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The Way Computers Use Memory Is Being Optimised Using Neural Networks. Here’s How


The Way Computers Use Memory Is Being Optimised Using Neural Networks. Here’s How


A Random access memory chip on white

 

We know this for a fact that Moore’s Law does does not stand true anymore. Our computation requirement far exceeds what is available right now. There has been an explosion in the complexity and requirements of modern computing, especially with the advent of Machine Learning. This has forced many to look beyond traditional processors towards GPU’s etc. But then there is a group of researchers that believe that neural network itself can be the solution to make current computing more efficient.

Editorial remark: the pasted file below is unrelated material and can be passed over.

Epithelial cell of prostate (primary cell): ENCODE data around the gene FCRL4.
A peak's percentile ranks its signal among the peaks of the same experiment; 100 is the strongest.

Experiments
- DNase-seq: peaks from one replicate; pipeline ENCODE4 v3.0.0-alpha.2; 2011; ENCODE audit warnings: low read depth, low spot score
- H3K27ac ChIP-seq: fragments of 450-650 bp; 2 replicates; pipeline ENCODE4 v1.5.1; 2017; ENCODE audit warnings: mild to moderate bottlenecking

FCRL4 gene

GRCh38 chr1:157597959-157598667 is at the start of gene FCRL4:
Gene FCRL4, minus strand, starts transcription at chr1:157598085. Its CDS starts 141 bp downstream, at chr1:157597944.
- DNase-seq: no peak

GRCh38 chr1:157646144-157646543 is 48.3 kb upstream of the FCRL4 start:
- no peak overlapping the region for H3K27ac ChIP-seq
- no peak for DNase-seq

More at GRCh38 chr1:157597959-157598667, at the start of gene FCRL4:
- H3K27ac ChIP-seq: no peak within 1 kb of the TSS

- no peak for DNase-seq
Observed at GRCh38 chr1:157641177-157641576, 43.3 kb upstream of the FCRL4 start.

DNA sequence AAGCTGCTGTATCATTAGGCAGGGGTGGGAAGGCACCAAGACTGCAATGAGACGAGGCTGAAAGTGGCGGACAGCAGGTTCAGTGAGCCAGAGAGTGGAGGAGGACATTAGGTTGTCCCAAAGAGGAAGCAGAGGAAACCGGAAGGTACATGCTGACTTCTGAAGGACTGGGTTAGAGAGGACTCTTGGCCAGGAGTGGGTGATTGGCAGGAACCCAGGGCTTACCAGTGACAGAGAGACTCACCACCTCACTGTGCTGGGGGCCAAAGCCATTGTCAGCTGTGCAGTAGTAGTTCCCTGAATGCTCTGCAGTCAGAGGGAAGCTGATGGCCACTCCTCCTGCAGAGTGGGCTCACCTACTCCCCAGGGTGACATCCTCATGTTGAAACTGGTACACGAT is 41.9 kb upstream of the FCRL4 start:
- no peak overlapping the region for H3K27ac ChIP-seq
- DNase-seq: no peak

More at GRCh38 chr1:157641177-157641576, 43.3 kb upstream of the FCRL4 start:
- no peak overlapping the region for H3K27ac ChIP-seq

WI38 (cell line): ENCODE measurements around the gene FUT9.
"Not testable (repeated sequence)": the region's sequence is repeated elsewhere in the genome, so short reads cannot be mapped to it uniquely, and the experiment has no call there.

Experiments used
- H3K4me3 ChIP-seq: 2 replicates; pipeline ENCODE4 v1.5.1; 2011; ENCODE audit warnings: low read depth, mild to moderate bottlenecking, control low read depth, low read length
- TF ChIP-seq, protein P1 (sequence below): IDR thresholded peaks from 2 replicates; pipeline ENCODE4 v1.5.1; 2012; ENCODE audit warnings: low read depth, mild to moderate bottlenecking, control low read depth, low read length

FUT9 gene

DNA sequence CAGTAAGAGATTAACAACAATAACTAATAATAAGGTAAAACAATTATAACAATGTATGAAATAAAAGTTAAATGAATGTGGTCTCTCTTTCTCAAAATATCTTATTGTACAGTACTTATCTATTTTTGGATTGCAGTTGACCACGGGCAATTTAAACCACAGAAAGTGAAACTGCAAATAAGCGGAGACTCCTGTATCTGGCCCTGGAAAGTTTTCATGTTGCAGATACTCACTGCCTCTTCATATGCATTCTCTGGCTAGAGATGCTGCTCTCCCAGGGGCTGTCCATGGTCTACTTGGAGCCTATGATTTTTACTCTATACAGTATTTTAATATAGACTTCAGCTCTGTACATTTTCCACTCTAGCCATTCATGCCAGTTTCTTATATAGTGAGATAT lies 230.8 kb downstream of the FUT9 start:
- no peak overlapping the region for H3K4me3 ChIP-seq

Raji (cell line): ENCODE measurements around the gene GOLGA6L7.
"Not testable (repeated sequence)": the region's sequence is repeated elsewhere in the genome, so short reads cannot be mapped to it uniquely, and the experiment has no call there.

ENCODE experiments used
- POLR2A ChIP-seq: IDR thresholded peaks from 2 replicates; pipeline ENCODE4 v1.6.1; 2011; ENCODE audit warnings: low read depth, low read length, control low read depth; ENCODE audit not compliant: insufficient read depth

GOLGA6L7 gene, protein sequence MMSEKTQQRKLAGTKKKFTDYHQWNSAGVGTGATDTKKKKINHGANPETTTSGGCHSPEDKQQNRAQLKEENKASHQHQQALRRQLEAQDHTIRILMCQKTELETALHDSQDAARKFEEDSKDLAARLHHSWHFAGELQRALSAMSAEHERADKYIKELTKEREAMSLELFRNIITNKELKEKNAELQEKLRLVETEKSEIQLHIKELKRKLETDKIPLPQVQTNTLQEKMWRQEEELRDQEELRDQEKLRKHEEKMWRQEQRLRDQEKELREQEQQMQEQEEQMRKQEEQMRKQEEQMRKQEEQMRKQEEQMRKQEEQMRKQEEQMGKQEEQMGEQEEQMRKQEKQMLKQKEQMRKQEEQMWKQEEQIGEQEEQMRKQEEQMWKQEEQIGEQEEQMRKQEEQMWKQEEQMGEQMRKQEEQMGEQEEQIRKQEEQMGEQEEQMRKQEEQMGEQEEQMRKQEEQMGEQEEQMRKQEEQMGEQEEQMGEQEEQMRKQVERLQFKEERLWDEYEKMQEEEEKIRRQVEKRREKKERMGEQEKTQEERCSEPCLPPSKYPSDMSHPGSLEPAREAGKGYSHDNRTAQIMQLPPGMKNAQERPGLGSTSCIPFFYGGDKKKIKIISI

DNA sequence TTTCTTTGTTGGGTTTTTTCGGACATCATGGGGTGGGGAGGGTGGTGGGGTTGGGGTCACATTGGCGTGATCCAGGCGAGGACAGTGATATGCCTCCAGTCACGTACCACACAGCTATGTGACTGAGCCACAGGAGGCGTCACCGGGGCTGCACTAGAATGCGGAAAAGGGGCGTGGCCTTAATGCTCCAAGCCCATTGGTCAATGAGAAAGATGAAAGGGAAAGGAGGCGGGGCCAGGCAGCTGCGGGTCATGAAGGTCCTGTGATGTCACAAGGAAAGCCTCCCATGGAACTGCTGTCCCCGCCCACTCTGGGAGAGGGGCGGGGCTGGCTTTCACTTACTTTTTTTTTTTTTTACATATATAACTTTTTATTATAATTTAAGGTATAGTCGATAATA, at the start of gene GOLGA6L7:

Today’s computers assume that the memory usage to perform a certain task happens exactly the way it did in past. So, it creates a rules table that chronicle the usage of memory and mirror it for all future tasks. Think of it as a rules based mechanism for allocating memory, which is highly efficient when the availability for memory is high. But modern computational workloads are order of magnitude larger than traditional workloads. As the working set becomes larger than the predictive table, the prediction accuracy drops sharply. This trend poses a challenge and scaling predictive table is very costly and cumbersome.